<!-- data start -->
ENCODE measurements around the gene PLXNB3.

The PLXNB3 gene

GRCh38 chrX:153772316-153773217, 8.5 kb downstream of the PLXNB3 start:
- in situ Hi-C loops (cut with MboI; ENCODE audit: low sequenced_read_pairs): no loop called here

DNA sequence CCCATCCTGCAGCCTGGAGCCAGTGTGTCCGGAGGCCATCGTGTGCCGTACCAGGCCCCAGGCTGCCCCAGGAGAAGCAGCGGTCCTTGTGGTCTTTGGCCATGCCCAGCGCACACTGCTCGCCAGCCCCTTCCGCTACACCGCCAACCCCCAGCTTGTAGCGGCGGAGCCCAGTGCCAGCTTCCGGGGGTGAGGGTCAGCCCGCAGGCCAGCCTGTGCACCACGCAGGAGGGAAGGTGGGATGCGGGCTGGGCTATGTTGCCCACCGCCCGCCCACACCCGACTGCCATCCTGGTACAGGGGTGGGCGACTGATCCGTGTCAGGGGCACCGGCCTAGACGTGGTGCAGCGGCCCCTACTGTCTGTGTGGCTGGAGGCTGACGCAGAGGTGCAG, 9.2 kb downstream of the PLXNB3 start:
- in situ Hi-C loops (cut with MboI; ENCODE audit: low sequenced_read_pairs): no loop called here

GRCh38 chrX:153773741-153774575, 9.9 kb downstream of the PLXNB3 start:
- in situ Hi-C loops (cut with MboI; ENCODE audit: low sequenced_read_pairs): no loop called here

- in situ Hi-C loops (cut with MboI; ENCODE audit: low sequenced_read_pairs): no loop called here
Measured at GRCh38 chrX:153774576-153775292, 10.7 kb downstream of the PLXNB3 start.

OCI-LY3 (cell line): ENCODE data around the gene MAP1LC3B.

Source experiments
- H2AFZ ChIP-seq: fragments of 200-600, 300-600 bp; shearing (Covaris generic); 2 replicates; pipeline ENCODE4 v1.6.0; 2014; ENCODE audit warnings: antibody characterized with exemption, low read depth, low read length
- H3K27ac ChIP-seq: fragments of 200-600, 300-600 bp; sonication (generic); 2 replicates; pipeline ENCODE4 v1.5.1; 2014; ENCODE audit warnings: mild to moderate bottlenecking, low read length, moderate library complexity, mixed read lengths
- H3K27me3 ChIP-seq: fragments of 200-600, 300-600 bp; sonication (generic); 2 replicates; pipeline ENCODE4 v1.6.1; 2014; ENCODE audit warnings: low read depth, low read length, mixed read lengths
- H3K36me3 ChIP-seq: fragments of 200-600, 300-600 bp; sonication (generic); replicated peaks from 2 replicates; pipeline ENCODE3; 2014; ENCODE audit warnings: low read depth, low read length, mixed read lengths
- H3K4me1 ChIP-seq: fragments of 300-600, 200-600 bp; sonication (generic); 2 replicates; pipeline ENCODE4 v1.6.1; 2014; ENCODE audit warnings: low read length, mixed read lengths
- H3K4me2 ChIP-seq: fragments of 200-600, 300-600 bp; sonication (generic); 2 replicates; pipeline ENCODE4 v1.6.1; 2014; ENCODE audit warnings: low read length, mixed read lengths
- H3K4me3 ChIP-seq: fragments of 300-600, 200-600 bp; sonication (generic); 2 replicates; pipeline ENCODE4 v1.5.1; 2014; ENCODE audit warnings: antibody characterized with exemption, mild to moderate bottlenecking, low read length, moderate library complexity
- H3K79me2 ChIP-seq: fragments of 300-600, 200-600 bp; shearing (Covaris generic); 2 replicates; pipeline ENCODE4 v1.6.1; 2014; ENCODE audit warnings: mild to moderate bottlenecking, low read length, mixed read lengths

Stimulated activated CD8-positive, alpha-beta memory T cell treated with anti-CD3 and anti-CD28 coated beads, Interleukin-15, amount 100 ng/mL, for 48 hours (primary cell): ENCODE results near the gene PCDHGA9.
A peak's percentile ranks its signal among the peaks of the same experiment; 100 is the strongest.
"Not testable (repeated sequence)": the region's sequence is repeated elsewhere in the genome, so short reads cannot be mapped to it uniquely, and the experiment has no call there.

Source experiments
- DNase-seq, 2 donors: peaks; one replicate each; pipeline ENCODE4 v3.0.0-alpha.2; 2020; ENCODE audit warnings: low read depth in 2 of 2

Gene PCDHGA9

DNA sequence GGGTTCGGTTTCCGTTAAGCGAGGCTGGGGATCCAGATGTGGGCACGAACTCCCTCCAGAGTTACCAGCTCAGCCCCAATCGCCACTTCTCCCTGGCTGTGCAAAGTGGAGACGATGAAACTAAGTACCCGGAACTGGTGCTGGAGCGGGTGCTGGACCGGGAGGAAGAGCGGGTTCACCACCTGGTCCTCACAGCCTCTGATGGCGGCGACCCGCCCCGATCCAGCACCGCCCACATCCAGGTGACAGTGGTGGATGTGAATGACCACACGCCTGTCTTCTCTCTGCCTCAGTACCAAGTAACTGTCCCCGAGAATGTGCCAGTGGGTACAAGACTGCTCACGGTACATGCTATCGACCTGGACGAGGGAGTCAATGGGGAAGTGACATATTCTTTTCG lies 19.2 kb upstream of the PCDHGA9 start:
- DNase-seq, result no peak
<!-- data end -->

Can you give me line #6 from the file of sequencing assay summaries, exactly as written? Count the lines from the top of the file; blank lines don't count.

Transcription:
- in situ Hi-C loops (cut with MboI; ENCODE audit: low sequenced_read_pairs): no loop called here